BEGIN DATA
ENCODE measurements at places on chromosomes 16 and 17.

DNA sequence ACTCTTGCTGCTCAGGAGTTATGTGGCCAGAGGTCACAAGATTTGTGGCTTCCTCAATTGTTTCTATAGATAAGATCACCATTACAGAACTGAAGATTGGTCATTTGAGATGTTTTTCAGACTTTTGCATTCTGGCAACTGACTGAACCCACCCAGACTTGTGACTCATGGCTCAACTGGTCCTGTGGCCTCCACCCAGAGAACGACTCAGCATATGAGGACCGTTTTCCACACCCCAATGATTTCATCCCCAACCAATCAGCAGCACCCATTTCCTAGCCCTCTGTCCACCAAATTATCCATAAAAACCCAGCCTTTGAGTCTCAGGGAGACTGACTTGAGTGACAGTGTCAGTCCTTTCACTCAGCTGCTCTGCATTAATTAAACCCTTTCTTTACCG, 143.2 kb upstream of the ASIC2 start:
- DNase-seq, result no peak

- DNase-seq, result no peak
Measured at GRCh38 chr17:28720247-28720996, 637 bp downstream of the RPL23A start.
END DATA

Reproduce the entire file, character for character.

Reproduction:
ENCODE measurements at places on chromosomes 16 and 17.

DNA sequence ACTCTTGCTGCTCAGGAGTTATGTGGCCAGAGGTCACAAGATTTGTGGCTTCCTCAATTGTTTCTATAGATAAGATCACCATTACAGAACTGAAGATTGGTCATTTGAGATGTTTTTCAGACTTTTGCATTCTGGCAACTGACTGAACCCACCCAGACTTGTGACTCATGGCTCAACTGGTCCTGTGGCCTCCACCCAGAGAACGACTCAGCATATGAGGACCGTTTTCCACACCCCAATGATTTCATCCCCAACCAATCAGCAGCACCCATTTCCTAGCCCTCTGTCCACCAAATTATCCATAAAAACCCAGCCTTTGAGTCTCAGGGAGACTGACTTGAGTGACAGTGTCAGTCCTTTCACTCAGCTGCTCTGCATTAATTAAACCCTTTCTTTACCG, 143.2 kb upstream of the ASIC2 start:
- DNase-seq, result no peak

- DNase-seq, result no peak
Measured at GRCh38 chr17:28720247-28720996, 637 bp downstream of the RPL23A start.